Preserving Privilege in Audits and Internal Investigations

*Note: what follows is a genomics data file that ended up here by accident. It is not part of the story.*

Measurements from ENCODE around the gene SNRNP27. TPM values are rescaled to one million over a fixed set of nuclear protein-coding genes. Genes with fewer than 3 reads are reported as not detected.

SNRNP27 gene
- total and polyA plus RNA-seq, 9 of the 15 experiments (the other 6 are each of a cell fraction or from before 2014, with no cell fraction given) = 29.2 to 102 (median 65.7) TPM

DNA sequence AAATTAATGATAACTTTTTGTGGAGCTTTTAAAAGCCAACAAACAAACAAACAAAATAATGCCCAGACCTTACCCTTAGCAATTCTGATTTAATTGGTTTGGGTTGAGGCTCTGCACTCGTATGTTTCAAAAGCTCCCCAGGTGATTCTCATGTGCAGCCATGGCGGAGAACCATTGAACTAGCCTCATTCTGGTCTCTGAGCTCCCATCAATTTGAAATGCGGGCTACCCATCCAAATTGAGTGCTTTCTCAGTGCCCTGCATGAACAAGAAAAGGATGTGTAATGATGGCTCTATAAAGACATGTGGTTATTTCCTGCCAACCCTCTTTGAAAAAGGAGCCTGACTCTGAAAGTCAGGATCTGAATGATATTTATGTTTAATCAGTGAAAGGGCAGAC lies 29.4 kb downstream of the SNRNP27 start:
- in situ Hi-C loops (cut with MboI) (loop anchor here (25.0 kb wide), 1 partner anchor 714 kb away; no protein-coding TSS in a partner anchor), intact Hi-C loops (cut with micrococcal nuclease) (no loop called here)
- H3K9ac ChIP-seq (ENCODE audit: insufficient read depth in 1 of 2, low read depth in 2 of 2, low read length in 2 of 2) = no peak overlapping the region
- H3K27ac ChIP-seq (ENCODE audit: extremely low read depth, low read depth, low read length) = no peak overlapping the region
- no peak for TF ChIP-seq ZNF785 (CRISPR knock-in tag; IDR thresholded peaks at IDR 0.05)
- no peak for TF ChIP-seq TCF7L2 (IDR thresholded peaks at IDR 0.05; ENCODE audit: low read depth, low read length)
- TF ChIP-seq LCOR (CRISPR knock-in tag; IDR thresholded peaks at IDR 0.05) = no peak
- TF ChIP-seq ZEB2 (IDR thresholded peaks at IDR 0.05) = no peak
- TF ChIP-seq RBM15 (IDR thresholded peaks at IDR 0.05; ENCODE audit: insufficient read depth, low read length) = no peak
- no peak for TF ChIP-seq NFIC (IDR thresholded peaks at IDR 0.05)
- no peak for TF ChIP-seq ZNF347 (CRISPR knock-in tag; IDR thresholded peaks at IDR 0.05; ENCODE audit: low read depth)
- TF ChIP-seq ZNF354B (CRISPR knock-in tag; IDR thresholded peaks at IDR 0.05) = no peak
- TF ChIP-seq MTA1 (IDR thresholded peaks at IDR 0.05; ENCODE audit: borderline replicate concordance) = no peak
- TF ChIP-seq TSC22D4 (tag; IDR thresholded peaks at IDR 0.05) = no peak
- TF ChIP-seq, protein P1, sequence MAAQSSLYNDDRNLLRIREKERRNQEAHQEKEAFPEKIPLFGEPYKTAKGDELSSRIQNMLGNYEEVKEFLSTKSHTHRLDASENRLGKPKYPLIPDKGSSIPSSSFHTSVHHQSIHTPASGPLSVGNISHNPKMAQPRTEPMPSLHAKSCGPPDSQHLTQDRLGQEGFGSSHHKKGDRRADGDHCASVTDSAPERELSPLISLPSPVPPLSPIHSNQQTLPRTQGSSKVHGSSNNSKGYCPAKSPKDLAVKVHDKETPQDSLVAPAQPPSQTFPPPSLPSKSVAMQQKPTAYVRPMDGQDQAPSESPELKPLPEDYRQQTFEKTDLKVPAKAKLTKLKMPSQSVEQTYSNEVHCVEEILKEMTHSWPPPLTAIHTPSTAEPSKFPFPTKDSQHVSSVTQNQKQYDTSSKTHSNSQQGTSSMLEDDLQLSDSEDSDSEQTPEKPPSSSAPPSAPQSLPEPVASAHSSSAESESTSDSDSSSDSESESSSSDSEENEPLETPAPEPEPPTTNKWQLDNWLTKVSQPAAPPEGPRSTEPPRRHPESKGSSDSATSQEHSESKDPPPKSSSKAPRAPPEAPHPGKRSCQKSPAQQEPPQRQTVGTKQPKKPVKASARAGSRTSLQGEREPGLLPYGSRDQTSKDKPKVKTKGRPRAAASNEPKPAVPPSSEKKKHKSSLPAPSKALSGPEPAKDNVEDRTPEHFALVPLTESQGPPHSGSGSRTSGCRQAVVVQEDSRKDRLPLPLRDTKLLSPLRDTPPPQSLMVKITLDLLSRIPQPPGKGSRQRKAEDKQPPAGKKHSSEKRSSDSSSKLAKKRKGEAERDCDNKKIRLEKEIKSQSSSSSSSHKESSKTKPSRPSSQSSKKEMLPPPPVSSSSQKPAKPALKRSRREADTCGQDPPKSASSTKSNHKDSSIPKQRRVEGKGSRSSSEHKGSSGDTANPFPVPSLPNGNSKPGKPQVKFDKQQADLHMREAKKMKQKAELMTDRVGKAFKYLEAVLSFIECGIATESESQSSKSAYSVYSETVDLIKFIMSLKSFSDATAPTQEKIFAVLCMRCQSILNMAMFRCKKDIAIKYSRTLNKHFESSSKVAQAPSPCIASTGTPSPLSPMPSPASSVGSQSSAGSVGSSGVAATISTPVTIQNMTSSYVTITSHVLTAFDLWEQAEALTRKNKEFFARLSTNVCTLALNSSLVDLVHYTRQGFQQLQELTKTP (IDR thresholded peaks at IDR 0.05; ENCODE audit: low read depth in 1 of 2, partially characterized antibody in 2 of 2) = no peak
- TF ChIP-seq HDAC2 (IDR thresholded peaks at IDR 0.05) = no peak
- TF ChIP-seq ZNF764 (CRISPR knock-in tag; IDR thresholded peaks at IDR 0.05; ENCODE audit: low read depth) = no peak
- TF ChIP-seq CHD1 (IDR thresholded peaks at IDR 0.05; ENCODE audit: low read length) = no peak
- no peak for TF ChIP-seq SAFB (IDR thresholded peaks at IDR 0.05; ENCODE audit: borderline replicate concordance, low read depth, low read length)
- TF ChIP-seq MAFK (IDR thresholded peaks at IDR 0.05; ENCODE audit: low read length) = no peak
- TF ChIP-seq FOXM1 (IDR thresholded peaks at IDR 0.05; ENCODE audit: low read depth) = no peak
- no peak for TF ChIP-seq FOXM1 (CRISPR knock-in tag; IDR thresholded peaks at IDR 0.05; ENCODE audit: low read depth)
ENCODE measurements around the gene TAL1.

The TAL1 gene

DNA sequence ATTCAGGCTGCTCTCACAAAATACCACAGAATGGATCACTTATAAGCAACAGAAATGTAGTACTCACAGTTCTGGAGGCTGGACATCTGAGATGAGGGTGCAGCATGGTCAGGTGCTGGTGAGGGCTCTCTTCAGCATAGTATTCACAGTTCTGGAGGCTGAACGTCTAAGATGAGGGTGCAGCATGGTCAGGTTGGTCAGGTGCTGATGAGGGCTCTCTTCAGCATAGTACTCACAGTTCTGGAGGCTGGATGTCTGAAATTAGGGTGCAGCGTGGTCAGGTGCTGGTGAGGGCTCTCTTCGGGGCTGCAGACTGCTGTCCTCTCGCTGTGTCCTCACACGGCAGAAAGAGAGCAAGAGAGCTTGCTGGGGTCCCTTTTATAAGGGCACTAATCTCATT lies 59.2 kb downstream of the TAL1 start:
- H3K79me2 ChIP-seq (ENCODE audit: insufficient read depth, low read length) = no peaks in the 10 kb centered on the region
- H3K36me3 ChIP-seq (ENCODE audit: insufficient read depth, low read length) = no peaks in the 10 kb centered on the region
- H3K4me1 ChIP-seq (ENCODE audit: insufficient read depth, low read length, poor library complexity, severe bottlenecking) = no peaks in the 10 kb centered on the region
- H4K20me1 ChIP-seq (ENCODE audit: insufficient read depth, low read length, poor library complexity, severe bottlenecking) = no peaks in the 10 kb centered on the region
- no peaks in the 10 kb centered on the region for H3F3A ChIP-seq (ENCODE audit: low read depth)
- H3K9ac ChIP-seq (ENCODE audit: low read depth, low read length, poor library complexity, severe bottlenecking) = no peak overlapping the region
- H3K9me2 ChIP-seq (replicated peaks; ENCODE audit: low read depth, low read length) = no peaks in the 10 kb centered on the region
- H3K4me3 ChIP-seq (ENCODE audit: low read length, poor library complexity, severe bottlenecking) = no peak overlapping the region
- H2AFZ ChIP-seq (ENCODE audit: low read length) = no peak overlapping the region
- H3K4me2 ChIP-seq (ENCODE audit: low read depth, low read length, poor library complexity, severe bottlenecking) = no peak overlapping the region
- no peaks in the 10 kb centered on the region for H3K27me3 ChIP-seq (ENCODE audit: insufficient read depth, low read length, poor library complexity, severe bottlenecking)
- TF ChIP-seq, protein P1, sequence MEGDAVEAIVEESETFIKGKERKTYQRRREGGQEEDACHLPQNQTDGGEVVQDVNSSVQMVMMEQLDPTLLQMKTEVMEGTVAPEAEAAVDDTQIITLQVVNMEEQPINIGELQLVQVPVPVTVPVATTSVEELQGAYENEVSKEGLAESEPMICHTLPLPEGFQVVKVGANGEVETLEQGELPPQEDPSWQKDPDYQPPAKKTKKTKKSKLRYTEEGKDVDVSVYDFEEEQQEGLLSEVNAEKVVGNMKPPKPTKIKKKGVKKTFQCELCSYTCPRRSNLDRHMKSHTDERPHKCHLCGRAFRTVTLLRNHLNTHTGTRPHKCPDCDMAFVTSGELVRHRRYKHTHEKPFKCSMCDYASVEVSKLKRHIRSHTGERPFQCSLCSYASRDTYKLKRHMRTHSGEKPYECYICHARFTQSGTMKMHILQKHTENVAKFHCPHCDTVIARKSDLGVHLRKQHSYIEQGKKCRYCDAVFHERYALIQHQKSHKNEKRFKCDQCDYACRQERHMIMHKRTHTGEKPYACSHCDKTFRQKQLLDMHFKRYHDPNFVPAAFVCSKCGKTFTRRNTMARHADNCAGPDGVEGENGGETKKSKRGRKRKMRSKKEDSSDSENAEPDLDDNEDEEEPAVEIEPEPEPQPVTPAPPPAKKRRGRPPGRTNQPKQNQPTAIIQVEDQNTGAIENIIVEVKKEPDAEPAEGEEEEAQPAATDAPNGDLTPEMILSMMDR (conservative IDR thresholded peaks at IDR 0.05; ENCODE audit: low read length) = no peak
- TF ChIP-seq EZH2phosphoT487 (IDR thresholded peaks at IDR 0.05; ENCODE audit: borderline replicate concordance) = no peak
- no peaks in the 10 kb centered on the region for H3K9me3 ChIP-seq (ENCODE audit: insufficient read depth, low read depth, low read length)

While the attorney-client privilege generally applies to communications between an attorney and a client for the purpose of seeking or rendering legal advice, no approach to preserving privilege in an audit or internal investigation will be “bulletproof,” cautioned Michael B. Hayes, a partner at Montgomery McCracken. In a recent Strafford program, Hayes and Baker Donelson shareholder Kenneth E. McKay took a deep dive into how and when privilege and attorney work product protections apply in connection with internal investigations and audits and the critical issues that arise when claiming those protections. We present the key takeaways from their presentation. In an upcoming article, we will further address the privilege issue with our in-depth analysis of a Virginia federal magistrate’s ruling in In Re: Capital One Data Security Breach MDL that a cybersecurity firm’s incident report is discoverable. See “Preserving Privilege in Communications Involving In-House Counsel” (Feb. 27, 2019). 

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